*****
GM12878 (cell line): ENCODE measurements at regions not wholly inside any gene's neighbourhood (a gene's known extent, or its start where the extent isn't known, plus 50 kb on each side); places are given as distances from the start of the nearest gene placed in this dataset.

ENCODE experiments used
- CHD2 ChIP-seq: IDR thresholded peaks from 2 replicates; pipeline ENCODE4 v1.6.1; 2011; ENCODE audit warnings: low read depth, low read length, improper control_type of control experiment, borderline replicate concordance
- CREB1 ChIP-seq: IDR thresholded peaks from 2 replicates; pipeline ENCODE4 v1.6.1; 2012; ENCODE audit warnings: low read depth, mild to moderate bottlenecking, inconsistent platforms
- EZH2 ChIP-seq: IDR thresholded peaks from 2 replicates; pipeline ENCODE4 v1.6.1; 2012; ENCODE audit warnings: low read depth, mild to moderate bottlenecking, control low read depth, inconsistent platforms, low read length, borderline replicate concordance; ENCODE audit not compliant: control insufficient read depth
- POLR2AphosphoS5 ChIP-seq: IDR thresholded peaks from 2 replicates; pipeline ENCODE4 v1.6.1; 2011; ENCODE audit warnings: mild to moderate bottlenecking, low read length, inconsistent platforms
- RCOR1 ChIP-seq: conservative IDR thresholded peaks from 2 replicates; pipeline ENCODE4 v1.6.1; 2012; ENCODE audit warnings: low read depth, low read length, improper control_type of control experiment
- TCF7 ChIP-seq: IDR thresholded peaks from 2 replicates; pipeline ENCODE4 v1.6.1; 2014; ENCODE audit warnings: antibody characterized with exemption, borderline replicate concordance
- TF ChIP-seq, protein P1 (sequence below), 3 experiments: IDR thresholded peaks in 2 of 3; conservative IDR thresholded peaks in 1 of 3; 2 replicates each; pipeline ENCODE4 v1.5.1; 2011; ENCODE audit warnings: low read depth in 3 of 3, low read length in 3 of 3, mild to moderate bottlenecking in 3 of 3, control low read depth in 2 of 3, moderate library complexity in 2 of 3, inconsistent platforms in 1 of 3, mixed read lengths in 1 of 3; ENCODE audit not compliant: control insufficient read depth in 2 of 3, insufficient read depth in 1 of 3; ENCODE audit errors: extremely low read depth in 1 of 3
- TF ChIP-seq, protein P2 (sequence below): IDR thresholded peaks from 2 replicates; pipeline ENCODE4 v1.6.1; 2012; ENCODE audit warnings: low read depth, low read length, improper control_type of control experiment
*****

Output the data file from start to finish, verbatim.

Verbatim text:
GM12878 (cell line): ENCODE measurements at regions not wholly inside any gene's neighbourhood (a gene's known extent, or its start where the extent isn't known, plus 50 kb on each side); places are given as distances from the start of the nearest gene placed in this dataset.

ENCODE experiments used
- CHD2 ChIP-seq: IDR thresholded peaks from 2 replicates; pipeline ENCODE4 v1.6.1; 2011; ENCODE audit warnings: low read depth, low read length, improper control_type of control experiment, borderline replicate concordance
- CREB1 ChIP-seq: IDR thresholded peaks from 2 replicates; pipeline ENCODE4 v1.6.1; 2012; ENCODE audit warnings: low read depth, mild to moderate bottlenecking, inconsistent platforms
- EZH2 ChIP-seq: IDR thresholded peaks from 2 replicates; pipeline ENCODE4 v1.6.1; 2012; ENCODE audit warnings: low read depth, mild to moderate bottlenecking, control low read depth, inconsistent platforms, low read length, borderline replicate concordance; ENCODE audit not compliant: control insufficient read depth
- POLR2AphosphoS5 ChIP-seq: IDR thresholded peaks from 2 replicates; pipeline ENCODE4 v1.6.1; 2011; ENCODE audit warnings: mild to moderate bottlenecking, low read length, inconsistent platforms
- RCOR1 ChIP-seq: conservative IDR thresholded peaks from 2 replicates; pipeline ENCODE4 v1.6.1; 2012; ENCODE audit warnings: low read depth, low read length, improper control_type of control experiment
- TCF7 ChIP-seq: IDR thresholded peaks from 2 replicates; pipeline ENCODE4 v1.6.1; 2014; ENCODE audit warnings: antibody characterized with exemption, borderline replicate concordance
- TF ChIP-seq, protein P1 (sequence below), 3 experiments: IDR thresholded peaks in 2 of 3; conservative IDR thresholded peaks in 1 of 3; 2 replicates each; pipeline ENCODE4 v1.5.1; 2011; ENCODE audit warnings: low read depth in 3 of 3, low read length in 3 of 3, mild to moderate bottlenecking in 3 of 3, control low read depth in 2 of 3, moderate library complexity in 2 of 3, inconsistent platforms in 1 of 3, mixed read lengths in 1 of 3; ENCODE audit not compliant: control insufficient read depth in 2 of 3, insufficient read depth in 1 of 3; ENCODE audit errors: extremely low read depth in 1 of 3
- TF ChIP-seq, protein P2 (sequence below): IDR thresholded peaks from 2 replicates; pipeline ENCODE4 v1.6.1; 2012; ENCODE audit warnings: low read depth, low read length, improper control_type of control experiment